Don't forget that the list of groceries is under your keyboard.

In programming terms:

var groceryList1 = ["1 dozen apples", "2 loaves of bread", "3 bottles of milk"];
var groceryList2 = groceryList1;

alert(groceryList1 === groceryList2); // true

So that's all that you need to know about primitives and references in JavaScript. No need to get into things like heap and dynamic memory allocation. That's important if you're programming in C/C++.

Edit 1: Oh, and the important thing is that when you pass variables around you're essentially passing primitive values by value and reference values by reference.

This is just an elaborate way of saying that you're copying everything written on one sticky note to another (it doesn't matter whether you're copying a primitive value or a reference).

When copying references, the object being referenced doesn't move (e.g. my wife's grocery list will always stay under my keyboard, but I can take the sticky note I copied anywhere I want - the original sticky note will still be on the fridge).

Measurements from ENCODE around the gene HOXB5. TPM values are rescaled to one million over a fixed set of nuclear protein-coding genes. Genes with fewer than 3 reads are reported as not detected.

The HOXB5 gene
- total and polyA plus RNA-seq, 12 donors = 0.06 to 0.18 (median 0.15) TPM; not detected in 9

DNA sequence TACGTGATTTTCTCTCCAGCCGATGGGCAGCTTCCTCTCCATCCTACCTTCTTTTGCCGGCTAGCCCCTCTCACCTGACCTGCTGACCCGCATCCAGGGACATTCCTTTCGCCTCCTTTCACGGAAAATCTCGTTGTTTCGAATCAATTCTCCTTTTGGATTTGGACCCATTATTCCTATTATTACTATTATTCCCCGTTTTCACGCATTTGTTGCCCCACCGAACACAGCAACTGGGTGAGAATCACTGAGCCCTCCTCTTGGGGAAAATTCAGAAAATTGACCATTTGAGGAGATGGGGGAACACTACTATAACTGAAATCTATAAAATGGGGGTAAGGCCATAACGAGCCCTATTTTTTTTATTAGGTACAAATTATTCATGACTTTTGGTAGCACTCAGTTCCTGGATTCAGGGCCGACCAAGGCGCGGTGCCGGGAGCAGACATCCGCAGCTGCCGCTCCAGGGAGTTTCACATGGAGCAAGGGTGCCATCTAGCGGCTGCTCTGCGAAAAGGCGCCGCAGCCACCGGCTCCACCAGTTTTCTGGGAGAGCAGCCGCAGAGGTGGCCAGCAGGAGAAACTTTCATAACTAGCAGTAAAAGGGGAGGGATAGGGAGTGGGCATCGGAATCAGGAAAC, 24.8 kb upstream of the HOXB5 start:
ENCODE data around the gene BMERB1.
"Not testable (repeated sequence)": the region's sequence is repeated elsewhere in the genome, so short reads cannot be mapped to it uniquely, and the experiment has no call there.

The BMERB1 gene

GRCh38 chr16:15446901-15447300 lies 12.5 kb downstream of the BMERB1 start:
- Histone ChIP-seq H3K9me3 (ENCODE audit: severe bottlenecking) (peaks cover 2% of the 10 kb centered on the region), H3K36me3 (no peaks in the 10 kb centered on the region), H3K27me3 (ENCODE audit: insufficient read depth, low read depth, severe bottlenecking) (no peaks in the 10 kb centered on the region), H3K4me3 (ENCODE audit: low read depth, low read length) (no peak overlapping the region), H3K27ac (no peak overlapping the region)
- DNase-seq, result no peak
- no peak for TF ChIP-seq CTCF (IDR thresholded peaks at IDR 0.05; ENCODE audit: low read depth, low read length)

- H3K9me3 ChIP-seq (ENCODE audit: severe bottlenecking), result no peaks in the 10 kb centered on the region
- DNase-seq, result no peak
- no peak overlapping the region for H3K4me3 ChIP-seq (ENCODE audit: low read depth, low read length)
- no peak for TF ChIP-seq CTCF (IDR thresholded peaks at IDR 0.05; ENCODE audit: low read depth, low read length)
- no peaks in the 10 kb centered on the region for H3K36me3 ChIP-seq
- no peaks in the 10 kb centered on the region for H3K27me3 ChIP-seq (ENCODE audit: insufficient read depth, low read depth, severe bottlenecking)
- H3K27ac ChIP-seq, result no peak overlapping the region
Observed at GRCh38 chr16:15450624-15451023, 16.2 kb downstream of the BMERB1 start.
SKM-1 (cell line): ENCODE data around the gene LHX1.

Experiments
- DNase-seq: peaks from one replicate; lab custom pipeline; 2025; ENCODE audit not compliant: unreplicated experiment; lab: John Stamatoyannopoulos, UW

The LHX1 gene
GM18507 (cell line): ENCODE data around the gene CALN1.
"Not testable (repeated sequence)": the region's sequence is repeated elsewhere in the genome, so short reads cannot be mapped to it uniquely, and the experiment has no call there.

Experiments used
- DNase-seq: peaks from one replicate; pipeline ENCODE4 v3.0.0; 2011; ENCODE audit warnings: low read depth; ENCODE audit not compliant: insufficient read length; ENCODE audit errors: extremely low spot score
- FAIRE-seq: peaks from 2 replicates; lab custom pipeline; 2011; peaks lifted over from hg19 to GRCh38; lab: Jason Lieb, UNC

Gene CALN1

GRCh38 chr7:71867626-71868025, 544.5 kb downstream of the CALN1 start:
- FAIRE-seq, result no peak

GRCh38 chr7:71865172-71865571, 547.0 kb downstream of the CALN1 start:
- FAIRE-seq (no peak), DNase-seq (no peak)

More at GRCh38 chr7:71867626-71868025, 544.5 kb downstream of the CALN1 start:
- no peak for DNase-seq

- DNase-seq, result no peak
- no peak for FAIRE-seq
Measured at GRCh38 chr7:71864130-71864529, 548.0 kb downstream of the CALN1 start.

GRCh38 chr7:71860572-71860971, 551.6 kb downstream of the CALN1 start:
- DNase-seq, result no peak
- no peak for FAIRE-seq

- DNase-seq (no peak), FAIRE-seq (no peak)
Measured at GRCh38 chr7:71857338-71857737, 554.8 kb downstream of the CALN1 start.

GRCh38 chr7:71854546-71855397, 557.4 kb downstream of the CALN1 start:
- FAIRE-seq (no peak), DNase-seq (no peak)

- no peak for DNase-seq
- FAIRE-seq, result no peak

Edit 2: In response to the comment posted by @LacViet:

Well for starters we're talking about JavaScript, and JavaScript doesn't have a stack or a heap. It's a dynamic language and all the variables in JavaScript are dynamic. To explain the difference I'll compare it to C.

Consider the following C program:

#include <stdio.h>

int main() {
    int a = 10;
    int b = 20;
    int c = a + b;
    printf("%d", c);
    return 0;

When we compile this program we get an executable file. The executable file is divided into multiple segments (or sections). These segments include the stack segment, the code segment, the data segment, the extra segment, etc.

  1. The stack segment is used to store the state of the program when a function or interrupt handler is called. For example when function f calls function g then the state of function f (all the values in the registers at that time) are saved in a stack. When g returns control to f then these values are restored.
  2. The code segment holds the actual code to be executed by the processor. It contains a bunch of instructions the processor must execute like add eax, ebx (where add is the opcode, and eax & ebx are arguments). This instruction adds the contents of registers eax and ebx and stores the result in the register eax.